In a recent interview, Associate Justice Antonin Scalia holds forth on the usual subjects such as originalism and repeats his view that “if a state enacted a law permitting flogging, it is immensely stupid, but it is not unconstitutional.” However, the most interesting part of the New York Magazine piece came with Scalia’s discussion of the supernatural. Scalia warns that the Devil has become much more “wilier” and harder to spot in society. It appears in both constitutional text and spiritual life the devil is in the details.
Scalia states that he believes that there is a Devil that continues to roam around doing mischief:
Scalia: “You know, it is curious. In the Gospels, the devil is doing all sorts of things. He’s making pigs run off cliffs, he’s possessing people and whatnot. And that doesn’t happen very much anymore. … It’s because he’s smart. … What he’s doing now is getting people not to believe in him or in God. He’s much more successful that way. … He got wilier.”
Interviewer: “Isn’t it terribly frightening to believe in the devil?”
Scalia: “You’re looking at me as though I’m weird. My God! Are you so out of touch with most of America, most of which believes in the devil? I mean, Jesus Christ believed in the devil! It’s in the Gospels! You travel in circles that are so, so removed from mainstream America that you are appalled that anybody would believe in the devil! Most of mankind has believed in the devil, for all of history. Many more intelligent people than you or me have believed in the devil.”
It is not clear when the Devil shifted from “making pigs run off cliffs, . . . possessing people and whatnot” to more “wilier” devices, but he appears much more menacing. One could even wonder why he killed all those pigs to begin with. However, Scalia’s biblical reference may be slightly misplaced. Matthew 8:28-34 describes “demons” possessing pigs, which drown themselves rather than run off a cliff. Moreover, it was Jesus who sent the demons into the pigs at the request of the demons and as a result the town asked Jesus to leave:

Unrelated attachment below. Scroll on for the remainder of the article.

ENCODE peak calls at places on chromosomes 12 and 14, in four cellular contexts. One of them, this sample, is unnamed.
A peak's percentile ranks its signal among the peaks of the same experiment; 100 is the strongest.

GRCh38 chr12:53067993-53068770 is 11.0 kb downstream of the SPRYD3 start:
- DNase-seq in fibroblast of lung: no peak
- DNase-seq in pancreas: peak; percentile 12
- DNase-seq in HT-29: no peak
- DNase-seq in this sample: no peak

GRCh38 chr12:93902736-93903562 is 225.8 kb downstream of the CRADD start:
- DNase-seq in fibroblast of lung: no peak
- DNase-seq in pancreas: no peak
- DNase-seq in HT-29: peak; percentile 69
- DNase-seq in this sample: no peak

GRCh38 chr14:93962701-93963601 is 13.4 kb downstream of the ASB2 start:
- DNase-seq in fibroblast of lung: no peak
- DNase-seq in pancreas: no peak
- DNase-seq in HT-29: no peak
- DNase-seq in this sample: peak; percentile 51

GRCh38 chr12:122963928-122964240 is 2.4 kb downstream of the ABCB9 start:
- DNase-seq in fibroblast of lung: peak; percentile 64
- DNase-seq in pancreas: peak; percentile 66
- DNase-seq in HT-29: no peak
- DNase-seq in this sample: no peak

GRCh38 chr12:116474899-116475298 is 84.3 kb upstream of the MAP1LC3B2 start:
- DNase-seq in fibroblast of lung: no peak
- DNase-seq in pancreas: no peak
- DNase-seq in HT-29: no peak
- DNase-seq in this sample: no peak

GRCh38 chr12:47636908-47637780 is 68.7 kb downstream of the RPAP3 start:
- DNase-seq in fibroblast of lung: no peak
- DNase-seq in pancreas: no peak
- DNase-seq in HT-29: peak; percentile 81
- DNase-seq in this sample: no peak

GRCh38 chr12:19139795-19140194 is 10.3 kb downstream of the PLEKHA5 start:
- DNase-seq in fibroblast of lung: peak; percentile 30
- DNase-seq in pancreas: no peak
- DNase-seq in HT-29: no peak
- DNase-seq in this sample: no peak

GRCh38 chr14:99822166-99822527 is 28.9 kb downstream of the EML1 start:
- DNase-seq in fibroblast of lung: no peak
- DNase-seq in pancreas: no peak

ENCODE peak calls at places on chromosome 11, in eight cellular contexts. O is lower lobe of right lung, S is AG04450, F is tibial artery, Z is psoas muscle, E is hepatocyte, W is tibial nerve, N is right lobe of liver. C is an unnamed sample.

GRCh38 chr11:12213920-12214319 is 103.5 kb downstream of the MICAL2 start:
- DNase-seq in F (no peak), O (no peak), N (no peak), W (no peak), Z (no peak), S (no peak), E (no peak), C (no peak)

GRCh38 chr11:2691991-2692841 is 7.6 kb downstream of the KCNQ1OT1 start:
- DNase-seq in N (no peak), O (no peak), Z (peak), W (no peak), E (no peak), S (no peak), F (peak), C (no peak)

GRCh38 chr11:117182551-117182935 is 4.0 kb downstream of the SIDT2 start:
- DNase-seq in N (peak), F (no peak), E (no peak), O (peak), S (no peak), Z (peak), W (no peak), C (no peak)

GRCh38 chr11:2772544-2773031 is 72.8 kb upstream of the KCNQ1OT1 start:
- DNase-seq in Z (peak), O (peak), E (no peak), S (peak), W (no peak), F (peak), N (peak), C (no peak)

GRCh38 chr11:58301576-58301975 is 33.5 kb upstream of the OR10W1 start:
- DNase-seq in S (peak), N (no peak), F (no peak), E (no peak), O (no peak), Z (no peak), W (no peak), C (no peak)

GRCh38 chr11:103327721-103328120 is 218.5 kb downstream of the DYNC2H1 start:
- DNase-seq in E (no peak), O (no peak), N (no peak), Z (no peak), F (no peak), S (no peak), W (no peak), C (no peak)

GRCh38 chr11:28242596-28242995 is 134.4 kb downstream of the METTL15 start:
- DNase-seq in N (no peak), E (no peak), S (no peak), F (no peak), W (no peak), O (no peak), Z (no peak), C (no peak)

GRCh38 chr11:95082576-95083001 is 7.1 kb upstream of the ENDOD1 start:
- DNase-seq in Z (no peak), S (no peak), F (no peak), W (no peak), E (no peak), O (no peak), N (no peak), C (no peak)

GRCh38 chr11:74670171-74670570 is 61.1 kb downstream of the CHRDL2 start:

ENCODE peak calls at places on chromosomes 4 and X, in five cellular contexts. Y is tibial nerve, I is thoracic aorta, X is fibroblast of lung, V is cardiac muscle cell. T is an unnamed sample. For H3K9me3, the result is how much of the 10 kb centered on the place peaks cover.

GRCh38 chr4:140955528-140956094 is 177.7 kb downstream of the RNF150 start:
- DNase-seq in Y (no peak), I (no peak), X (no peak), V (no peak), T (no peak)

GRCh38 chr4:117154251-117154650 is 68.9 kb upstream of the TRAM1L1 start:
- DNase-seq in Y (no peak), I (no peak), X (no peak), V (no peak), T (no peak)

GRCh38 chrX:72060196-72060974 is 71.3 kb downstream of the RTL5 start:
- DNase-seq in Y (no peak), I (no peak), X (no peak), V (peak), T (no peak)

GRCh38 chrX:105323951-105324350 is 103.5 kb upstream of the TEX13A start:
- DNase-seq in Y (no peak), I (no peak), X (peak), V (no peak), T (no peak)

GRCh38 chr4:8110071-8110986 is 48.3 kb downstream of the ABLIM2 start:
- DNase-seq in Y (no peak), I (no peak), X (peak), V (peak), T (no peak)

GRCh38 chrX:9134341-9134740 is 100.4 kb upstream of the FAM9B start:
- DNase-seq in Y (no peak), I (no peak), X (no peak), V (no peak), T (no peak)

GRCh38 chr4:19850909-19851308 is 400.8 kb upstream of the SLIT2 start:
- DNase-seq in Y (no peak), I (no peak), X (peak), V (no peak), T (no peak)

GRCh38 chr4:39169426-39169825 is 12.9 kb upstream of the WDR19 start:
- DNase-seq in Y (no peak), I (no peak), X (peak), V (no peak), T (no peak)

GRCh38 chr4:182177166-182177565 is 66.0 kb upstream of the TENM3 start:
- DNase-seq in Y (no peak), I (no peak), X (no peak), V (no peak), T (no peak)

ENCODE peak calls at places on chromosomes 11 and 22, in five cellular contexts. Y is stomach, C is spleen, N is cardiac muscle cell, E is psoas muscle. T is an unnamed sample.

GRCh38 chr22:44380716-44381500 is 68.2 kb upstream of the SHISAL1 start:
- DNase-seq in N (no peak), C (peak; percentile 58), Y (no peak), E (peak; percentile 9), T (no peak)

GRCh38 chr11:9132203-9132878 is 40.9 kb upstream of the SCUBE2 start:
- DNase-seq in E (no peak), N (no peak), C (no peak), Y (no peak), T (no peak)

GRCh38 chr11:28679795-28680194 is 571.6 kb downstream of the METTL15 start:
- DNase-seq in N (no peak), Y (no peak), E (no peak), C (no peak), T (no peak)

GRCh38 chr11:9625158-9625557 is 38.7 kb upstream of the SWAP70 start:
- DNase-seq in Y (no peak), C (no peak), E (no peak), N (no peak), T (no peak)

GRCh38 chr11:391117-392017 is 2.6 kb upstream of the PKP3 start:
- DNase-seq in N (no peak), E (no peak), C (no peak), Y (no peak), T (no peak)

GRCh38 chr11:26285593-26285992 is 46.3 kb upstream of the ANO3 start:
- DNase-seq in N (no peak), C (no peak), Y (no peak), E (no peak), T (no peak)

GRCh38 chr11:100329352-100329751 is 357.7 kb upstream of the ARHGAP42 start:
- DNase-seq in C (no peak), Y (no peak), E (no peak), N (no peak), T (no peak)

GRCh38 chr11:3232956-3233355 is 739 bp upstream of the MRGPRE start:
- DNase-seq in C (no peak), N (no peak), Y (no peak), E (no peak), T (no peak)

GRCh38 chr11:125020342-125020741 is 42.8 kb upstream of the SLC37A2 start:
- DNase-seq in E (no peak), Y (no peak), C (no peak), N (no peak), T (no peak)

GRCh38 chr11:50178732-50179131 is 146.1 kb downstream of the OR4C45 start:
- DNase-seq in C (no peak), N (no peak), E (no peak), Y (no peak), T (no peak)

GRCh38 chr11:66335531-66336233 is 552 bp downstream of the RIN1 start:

“When he arrived at the other side in the region of the Gadarenes, two demon-possessed men coming from the tombs met him. They were so violent that no one could pass that way. ‘What do you want with us, Son of God?’ they shouted. ‘Have you come here to torture us before the appointed time?’ Some distance from them a large herd of pigs was feeding. The demons begged Jesus, ‘If you drive us out, send us into the herd of pigs.’ He said to them, ‘Go!’ So they came out and went into the pigs, and the whole herd rushed down the steep bank into the lake and died in the water. Those tending the pigs ran off, went into the town and reported all this, including what had happened to the demon-possessed men. Then the whole town went out to meet Jesus. And when they saw him, they pleaded with him to leave their region.”
For the herders, the decision not to simply drive out the demons as opposed to agreeing to allow them to possess the local food supply might have seemed a curious bargain. However, Satan appears to have moved on himself from pig possessions and “whatnot.”
It is simply unclear what the modern version of a pig stampede is. Miley Cyrus comes to mind, but I again end up with the Green Bay Packers. As a Bears fan, I have warned for years how Aaron Rodgers and his spawn of Satan reveal themselves in their many game “possessions.” (It also explains why the Bears seem to run off a cliff whenever we play in Lambeau Field). After all, the dark anagrams for Lambeau Field include “Baleful Made I.” (I am ignoring the anagram for Antonin Scalia of “Satanical In No” as any reference to the jurist’s work on rejecting such things as cruel and unusual punishment claims).